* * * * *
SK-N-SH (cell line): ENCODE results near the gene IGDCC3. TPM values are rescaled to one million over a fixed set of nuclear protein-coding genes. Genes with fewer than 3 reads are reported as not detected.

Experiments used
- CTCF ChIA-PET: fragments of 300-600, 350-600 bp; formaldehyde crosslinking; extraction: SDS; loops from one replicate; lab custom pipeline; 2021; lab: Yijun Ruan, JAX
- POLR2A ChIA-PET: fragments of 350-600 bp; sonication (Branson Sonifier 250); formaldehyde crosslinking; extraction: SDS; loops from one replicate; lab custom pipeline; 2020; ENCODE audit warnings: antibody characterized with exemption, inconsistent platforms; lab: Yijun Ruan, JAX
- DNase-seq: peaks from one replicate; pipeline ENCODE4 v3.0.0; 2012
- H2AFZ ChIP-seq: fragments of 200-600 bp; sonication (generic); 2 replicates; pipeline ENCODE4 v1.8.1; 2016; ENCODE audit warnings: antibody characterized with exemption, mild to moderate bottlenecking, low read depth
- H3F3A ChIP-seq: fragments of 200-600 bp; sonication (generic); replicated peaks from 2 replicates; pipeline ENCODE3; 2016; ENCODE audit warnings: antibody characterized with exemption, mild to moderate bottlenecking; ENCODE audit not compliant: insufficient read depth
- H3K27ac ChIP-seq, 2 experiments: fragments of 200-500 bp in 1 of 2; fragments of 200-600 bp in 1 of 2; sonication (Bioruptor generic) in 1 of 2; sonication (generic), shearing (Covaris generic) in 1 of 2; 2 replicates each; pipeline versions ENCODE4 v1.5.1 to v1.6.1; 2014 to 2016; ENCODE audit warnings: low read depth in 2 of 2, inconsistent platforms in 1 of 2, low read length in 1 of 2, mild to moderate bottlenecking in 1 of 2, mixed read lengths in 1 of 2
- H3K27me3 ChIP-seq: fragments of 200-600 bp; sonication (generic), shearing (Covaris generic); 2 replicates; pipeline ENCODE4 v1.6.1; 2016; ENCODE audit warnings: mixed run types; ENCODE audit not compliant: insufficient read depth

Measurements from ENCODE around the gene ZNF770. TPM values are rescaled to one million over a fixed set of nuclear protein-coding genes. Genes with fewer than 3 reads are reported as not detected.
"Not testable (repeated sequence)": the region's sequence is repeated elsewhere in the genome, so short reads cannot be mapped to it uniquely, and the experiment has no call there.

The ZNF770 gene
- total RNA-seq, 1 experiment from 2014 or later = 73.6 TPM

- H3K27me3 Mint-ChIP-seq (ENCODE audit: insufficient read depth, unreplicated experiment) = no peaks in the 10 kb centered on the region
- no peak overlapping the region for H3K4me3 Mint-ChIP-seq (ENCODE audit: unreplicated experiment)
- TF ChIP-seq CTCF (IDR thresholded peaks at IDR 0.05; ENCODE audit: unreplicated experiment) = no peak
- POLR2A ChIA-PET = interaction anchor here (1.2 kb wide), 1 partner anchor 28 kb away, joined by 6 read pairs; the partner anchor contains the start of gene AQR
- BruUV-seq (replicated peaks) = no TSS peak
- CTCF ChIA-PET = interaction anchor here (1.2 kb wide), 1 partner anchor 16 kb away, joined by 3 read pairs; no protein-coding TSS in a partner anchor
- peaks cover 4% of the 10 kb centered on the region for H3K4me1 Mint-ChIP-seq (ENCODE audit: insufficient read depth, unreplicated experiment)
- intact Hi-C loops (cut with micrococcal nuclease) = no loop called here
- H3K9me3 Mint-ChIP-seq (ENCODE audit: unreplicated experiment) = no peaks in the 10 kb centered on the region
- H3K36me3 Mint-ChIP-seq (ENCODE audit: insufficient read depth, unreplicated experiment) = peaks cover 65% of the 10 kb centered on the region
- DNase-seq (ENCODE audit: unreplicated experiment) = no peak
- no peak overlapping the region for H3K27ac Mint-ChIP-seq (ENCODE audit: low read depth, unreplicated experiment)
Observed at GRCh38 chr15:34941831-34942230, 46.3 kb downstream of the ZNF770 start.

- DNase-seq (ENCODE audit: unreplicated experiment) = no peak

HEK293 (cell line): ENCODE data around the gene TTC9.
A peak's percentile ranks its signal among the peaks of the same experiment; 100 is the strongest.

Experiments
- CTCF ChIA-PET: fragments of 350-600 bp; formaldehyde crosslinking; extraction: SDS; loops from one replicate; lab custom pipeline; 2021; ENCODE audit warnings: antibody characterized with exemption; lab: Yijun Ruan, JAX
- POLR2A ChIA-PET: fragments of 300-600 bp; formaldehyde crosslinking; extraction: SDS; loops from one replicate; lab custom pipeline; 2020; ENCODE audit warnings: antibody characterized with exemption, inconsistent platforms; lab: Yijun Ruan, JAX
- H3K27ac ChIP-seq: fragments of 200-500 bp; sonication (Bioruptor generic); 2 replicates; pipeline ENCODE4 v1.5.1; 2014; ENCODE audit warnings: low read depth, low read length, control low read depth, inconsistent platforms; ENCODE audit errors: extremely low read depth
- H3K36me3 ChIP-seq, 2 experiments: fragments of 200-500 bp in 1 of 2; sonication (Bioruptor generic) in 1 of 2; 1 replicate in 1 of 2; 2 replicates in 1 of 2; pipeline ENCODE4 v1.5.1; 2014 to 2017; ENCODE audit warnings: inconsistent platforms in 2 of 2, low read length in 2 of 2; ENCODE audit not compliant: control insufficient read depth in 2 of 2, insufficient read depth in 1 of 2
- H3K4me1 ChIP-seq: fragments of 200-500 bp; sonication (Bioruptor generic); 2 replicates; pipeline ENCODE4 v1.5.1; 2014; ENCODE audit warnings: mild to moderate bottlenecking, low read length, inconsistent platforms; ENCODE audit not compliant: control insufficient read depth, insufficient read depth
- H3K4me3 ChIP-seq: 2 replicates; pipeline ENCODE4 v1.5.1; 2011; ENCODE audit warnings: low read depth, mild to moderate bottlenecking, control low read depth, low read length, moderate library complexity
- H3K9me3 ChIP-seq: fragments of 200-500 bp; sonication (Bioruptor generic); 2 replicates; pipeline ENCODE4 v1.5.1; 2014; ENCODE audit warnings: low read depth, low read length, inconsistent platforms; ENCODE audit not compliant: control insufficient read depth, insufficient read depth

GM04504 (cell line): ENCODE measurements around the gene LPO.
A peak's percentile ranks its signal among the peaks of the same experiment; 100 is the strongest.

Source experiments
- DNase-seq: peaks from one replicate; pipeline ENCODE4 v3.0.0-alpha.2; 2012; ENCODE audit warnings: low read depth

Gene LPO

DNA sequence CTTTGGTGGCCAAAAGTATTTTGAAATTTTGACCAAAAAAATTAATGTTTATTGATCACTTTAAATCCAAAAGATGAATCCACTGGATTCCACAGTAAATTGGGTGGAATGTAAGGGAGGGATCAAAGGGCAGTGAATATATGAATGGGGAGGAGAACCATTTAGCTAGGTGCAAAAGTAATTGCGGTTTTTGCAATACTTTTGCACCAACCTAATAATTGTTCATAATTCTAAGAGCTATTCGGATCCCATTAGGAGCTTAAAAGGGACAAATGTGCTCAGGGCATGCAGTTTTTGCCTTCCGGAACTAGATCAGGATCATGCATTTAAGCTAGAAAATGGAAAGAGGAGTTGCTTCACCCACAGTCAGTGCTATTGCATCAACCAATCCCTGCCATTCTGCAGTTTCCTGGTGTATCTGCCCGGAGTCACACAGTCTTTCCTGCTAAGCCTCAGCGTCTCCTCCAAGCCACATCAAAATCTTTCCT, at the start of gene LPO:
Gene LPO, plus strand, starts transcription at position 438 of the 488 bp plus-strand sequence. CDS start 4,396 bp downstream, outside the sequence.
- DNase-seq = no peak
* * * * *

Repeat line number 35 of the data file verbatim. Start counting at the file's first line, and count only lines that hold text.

- H3K4me1 ChIP-seq: fragments of 200-500 bp; sonication (Bioruptor generic); 2 replicates; pipeline ENCODE4 v1.5.1; 2014; ENCODE audit warnings: mild to moderate bottlenecking, low read length, inconsistent platforms; ENCODE audit not compliant: control insufficient read depth, insufficient read depth